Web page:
Nimrod Rosenblum, a partner in the Epstein, Rosemblum and Maoz law firm – which specializes in energy – agreed that a national zoning plan defining exactly what must be done in order to construct wind farms is absolutely critical.

Potential investors do not yet understand the risks of wind energy as they have not yet received clear-cut regulations, and therefore “feel that it is too early to commit to anything,” Rosenblum said.

After establishing zoning laws, Israel should be following in the footsteps of advanced wind countries like Denmark, which not only invests in wind projects but also finances technology development, according to Rosenblum. Companies in Israel with these innovative technologies, such as Leviathan, should likewise be receiving backing from the Israeli government, Parness agreed. “What has happened here is that because there is no special clause exempting Israeli innovative technology from the zoning law, technologies like [Farb’s] are being closed out from development,” he said.

While the experts agreed that Israel should have a combination of both small and large-scale turbines, small-sized facilities are likely easier to implement at the moment. Due to military interference concerns, for example, large fields have to be in very isolated areas, Farb explained.

For the 30-megawatt cap for small-scale wind installations, developers are set to receive a feed-in tariff of NIS 1.6 per kilowatt-hour for up to 15-kilowatt installations, and NIS 1.29 per kilowatt-hour for between 15 and 50-kilowatt installations, Parness said. For the large-scale wind energy quota, which is 800 megawatts, developers will receive around 60 agorot per kilowatt-hour. Electricity prices are currently about 62 agorot per kilowatthour, including taxes.

A single small turbine that is about 4.5 meters tall by 2.5 meters wide, on a flat rooftop, costs about $10,000, while a cluster of 15 would cost about $135,000, Farb said. The 30- megawatt quota has hardly been used at all, with only two small turbines built since the quota’s establishment in 2009, while the 800-megawatt quota approved last July has not yet been touched. Israel will likely never see more than 15 large projects of wind energy, and the government’s decision to approve such an enormous quota is “completely artificial,” 4according to Parness.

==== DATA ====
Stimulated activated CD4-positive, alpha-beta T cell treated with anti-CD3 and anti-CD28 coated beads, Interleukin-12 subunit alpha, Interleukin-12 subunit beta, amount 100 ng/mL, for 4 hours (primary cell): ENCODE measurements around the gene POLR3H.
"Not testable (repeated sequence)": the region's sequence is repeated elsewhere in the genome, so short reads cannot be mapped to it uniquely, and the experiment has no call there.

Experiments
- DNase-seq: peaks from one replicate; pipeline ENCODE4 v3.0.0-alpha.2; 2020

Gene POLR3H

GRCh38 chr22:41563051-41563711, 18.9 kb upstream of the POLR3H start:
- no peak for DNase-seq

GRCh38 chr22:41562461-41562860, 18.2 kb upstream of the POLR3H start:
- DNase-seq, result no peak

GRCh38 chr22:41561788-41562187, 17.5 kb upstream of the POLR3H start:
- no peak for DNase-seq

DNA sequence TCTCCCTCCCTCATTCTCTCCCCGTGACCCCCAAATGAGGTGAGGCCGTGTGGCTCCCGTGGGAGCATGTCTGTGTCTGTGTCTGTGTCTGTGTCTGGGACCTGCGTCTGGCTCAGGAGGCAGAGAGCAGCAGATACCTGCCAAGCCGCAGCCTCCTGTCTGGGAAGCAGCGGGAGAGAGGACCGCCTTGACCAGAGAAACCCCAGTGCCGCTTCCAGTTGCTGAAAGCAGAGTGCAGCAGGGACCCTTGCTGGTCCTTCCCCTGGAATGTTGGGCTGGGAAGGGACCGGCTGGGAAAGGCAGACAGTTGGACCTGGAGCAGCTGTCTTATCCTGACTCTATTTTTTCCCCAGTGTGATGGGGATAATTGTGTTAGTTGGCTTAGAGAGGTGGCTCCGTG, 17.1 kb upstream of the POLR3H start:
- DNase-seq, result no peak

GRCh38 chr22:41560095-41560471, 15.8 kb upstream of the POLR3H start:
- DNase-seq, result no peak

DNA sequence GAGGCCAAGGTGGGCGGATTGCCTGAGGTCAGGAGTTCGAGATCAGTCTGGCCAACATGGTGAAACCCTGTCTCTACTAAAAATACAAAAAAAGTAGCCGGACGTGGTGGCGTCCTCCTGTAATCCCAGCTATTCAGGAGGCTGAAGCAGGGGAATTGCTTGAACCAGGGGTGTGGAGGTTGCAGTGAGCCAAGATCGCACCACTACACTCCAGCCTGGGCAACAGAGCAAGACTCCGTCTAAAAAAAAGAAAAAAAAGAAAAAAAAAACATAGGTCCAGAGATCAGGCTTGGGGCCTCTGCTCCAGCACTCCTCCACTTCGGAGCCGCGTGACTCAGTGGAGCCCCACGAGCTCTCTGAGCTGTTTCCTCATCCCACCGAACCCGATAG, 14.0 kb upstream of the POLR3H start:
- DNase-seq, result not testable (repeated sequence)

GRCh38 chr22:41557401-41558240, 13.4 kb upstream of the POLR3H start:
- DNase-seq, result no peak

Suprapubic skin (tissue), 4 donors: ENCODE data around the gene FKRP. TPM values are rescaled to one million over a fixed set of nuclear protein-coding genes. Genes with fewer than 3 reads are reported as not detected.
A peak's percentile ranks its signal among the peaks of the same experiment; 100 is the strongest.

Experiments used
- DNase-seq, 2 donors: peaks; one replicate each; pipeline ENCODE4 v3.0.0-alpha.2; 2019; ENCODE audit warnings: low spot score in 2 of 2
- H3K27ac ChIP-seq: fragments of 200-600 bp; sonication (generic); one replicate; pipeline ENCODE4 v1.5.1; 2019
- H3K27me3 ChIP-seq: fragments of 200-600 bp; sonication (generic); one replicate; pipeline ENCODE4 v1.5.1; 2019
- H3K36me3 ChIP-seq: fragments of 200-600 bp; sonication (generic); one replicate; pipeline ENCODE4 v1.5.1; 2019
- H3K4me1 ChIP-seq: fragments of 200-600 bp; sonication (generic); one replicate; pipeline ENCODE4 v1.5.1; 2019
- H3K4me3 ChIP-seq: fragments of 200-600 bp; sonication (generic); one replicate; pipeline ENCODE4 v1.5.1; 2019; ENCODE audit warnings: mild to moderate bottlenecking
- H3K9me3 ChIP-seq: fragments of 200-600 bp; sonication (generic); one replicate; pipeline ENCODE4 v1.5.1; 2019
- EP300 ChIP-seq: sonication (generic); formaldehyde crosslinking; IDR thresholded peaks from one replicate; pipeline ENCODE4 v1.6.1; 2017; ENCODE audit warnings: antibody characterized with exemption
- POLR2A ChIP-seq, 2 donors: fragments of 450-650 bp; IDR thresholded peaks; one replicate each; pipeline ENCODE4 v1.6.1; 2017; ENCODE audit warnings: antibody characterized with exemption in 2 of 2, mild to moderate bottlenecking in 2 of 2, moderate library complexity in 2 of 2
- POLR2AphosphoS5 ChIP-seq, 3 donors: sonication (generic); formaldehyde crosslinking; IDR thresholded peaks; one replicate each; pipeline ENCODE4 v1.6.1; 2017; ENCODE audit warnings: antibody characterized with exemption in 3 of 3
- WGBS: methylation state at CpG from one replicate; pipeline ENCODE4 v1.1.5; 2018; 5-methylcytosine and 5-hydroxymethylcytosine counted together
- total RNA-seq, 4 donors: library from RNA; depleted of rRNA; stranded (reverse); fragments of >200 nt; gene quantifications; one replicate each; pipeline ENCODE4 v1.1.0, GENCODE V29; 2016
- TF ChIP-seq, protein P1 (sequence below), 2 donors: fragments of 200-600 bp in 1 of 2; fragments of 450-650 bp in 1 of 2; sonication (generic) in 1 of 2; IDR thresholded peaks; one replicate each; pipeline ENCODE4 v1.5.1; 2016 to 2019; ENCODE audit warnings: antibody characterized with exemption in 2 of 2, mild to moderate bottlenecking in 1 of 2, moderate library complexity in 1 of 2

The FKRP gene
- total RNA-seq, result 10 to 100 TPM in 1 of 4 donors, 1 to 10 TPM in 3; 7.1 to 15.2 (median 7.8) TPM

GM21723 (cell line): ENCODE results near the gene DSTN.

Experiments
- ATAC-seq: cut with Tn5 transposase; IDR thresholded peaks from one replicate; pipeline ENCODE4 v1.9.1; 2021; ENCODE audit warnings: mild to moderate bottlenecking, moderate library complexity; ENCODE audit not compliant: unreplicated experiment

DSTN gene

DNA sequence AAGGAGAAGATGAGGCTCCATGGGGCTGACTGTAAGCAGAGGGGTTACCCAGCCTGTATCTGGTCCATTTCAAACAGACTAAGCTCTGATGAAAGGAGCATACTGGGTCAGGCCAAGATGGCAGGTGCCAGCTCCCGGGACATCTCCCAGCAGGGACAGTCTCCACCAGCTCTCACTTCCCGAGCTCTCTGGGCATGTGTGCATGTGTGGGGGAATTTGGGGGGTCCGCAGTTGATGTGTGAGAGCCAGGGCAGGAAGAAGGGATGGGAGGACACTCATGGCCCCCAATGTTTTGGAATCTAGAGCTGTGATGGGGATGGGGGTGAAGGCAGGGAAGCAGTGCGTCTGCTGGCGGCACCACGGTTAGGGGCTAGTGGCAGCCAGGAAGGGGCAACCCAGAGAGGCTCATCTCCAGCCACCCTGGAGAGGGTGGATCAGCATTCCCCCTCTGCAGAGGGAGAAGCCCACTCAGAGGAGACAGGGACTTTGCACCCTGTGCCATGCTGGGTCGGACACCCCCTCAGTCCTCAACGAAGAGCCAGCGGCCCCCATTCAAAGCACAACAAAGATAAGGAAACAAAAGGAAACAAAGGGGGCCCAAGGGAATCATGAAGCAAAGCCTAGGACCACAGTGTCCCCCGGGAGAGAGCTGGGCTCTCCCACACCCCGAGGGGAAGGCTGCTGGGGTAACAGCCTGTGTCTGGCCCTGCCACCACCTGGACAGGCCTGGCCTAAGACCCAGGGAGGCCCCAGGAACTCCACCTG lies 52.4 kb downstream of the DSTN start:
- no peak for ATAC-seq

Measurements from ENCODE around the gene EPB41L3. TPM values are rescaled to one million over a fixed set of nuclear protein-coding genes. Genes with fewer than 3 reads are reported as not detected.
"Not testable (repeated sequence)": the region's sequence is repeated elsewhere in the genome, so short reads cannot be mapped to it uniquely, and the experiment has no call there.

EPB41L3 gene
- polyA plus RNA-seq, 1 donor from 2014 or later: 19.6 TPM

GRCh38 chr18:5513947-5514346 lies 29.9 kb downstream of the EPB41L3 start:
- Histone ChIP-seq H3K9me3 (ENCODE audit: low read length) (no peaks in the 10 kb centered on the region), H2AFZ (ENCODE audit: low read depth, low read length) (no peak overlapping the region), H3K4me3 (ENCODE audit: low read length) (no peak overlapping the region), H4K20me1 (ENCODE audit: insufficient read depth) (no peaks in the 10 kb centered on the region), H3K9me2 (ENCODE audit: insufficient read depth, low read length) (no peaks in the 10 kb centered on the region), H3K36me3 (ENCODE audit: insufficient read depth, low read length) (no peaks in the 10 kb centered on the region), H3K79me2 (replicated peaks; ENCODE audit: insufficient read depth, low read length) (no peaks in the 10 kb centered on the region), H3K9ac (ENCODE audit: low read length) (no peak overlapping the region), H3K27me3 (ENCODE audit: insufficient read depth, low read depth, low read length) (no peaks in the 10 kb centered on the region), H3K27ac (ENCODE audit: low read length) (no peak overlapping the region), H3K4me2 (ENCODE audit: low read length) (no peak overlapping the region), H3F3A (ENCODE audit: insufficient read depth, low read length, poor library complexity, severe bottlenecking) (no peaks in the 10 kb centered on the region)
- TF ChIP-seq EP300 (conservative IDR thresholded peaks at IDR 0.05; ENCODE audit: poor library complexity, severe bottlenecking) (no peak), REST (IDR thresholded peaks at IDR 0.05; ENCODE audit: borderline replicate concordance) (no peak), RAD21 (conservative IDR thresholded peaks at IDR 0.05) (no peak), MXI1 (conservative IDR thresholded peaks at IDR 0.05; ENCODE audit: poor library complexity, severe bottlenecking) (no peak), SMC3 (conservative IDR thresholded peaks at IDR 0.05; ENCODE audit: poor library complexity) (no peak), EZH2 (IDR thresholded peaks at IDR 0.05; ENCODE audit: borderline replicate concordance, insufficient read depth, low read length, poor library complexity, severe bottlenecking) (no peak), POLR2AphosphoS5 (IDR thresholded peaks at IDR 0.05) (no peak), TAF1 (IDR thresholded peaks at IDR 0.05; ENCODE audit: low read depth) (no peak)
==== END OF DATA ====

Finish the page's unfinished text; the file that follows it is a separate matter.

“They have approved a big quota of wind because it is hard to fulfill,” he said. “It is quite funny that the decision-makers have decided up on wind without even seeing one wind turbine,” Parness added, noting that the government conducted no studies of wind turbines abroad before determining these numbers.

Parness, however, was optimistic that changes for the better are on the way. For example, the old Golan Heights wind farm is slated to expand soon from its current 6 megawatts to 14 megawatts, although funding is a huge obstacle due to its politically controversial location. Meanwhile, a 55-megawatt project is being promoted in the Eilat region, and Gilboa as well as certain areas in Judea and Samaria show great potential for wind energy, Parness said.

“I think the awareness of the damages of fossil fuels is transforming the public opinion throughout the world,” Parness said. “Also, in a place as small in Israel, when this summer you won’t be able to drive without seeing black smoke coming out of the chimneys, the public will be aware and will make it easier for a small number of projects to be built.”

“I believe that when wind turbines will be built and the public will see them, it will be out there – they will see that it’s not as frightening as it seems now,” he added.

A cocktail hour and short conference in honor of Global Wind Day will take place on Monday evening in Tel Aviv, arranged by Parness’s Renewable Energy Association of Israel, the Global Wind Energy Council and the European Wind Energy Association.